Aslan is at one and the same time an object of memory and of hope. – Alister McGrath

Aslan offers a mirror in which we see ourselves as we truly are. Or a light which reveals what we are really like, no matter how uncomfortable this may be. – Alister McGrath

Good does not triumph unless good people rise to the challenges around them. – Alister McGrath

When he began his studies at Oxford University in 1919, Lewis hoped to be remembered as an atheist poet – someone who destroyed the plausibility of God through his verbal eloquence and the power of argument. Yet in the end, it was the plausibility of a dull and joyless atheism that crumbled before him. – Alister McGrath

Power to translate is the test of understanding one’s own meaning.

Though argument does not create conviction, the lack of it destroys belief. What seems to be proved may not be embraced; but what no one shows the ability to defend is quickly abandoned. Rational argument does not create belief, but it maintains a climate in which belief may flourish. – Austin Farrer

If worldviews or metanarratives can be compared to lenses, which of them brings things into the sharpest focus? This is not an irrational retreat from reason. Rather, it is about grasping a deeper order of things which is more easily accessed by the imagination than by reason. – Alister McGrath

The reading of literature opens our eyes, offering us new perspectives on things that we can evaluate and adopt. – Alister McGrath

For Lewis, Christianity is at its best when it is rooted in the past and engaged with the present. – Alister McGrath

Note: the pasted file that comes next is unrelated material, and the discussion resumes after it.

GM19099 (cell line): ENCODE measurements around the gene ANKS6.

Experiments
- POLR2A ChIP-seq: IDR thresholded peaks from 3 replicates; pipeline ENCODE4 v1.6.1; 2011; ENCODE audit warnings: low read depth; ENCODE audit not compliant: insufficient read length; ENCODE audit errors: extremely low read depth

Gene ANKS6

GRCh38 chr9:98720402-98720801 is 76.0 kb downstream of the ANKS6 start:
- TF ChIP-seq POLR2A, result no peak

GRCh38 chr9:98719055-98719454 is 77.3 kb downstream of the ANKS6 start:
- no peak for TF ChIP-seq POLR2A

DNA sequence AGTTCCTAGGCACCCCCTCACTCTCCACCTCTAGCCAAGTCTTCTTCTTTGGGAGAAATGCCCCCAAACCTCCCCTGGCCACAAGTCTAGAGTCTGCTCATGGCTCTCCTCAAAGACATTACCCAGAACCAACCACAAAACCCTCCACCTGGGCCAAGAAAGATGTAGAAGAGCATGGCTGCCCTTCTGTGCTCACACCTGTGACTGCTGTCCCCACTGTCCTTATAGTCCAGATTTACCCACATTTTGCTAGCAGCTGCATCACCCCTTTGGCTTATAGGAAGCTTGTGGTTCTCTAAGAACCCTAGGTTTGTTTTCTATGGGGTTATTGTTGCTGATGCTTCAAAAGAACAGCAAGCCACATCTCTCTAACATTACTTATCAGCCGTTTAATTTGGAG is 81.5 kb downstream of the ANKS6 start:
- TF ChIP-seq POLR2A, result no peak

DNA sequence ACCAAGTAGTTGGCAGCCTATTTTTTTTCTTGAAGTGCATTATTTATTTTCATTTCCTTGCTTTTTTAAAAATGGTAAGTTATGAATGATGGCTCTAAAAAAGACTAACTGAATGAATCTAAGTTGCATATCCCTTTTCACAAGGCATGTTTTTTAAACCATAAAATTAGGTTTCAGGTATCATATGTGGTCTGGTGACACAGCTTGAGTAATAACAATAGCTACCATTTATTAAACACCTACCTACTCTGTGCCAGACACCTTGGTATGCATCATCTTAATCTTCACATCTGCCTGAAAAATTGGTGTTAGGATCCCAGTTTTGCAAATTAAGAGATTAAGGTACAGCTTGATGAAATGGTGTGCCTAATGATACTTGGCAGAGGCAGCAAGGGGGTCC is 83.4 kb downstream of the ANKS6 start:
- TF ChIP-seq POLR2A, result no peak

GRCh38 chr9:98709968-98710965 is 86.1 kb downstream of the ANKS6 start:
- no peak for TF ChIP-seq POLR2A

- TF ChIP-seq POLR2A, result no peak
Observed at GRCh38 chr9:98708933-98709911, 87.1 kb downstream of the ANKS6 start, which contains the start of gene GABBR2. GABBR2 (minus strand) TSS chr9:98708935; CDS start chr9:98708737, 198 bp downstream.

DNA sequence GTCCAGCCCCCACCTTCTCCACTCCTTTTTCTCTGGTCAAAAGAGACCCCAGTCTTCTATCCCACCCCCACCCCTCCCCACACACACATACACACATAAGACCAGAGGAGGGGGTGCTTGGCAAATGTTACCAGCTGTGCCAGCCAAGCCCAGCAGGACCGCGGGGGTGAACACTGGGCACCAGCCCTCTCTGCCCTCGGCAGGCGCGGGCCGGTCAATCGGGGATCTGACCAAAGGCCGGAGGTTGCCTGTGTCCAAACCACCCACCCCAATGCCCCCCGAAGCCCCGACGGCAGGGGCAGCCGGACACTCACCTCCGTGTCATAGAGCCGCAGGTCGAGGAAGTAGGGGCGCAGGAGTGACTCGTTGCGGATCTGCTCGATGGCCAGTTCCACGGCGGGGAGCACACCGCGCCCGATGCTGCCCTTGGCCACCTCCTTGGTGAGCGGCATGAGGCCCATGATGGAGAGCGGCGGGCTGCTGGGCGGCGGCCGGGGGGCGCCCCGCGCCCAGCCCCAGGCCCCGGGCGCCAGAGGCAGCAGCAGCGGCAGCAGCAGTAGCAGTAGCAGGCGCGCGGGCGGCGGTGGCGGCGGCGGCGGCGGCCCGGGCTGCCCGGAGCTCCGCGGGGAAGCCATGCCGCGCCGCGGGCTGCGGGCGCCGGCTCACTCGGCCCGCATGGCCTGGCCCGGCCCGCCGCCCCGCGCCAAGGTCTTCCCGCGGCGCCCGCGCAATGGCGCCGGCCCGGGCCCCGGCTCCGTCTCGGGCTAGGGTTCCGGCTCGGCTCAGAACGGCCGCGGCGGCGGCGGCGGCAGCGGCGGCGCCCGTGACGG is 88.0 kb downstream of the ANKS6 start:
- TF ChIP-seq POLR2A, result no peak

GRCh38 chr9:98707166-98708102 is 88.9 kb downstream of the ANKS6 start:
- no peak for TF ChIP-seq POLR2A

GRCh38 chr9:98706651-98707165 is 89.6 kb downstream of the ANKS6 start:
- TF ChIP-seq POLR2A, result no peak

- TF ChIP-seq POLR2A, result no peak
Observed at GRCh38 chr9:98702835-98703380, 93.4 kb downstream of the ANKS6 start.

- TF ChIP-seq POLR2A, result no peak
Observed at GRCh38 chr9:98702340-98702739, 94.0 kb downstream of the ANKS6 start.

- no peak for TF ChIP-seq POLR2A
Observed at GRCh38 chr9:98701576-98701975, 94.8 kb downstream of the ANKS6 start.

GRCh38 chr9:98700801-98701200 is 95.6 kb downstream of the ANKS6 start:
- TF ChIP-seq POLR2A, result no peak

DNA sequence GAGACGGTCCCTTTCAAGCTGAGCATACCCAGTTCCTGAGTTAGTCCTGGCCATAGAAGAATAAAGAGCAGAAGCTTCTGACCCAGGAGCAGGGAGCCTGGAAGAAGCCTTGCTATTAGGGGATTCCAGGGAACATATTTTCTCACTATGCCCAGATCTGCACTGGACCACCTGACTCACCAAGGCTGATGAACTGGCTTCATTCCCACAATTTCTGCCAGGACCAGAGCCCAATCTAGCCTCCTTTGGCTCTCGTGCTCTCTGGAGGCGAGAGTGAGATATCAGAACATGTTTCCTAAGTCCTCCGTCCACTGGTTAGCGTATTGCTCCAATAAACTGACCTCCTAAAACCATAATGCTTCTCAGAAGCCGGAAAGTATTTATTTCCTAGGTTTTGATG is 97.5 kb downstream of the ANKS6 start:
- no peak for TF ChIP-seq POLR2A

Can a mortal ask questions which God finds unanswerable? Quite easily, I should think. All nonsense questions are unanswerable. How many hours are there in a mile? Is yellow square or round? Probably half the questions we ask – half our great and theological and metaphysical problems – are like that.

Puzzles lead to logical answers; mysteries often force us to stretch language to its limits in an attempt to describe a reality that is just too great to take in properly. – Alister McGrath

A failure to understand something does not mean it is irrational. It may simply mean that it lies on the far side of our limited abilities to take things in and make complete sense of them. – Alister McGrath

Suffering does not call into question the  “big picture” of the Christian faith. It reminds us that we do not see the whole picture, and are thus unable to fit all of the pieces neatly into place. – Alister McGrath

Hope is rooted in the trustworthiness of God. – Alister McGrath

Hope allows us to bid farewell to fear. – John Milton

Hope is a settled state of mind, in which we see the world in its true light, and look forward to our final homecoming in heaven. – Alister McGrath

It is more important that heaven should exist than that any of us should reach it.

If there is no ultimate reality, it’s pointless to think about how we might get there. – Alister McGrath

The true believer is not someone who disengages from this world in order to focus on heaven, but rather the one who tries to make this world more like heaven. – Alister McGrath

Our desires cannot be, and were never meant to be, satisfied by earthly pleasures alone. – Alister McGrath

One thought on “Review and Quotes from “If I had lunch with C.S. Lewis”

Leave a Reply

Your email address will not be published. Required fields are marked *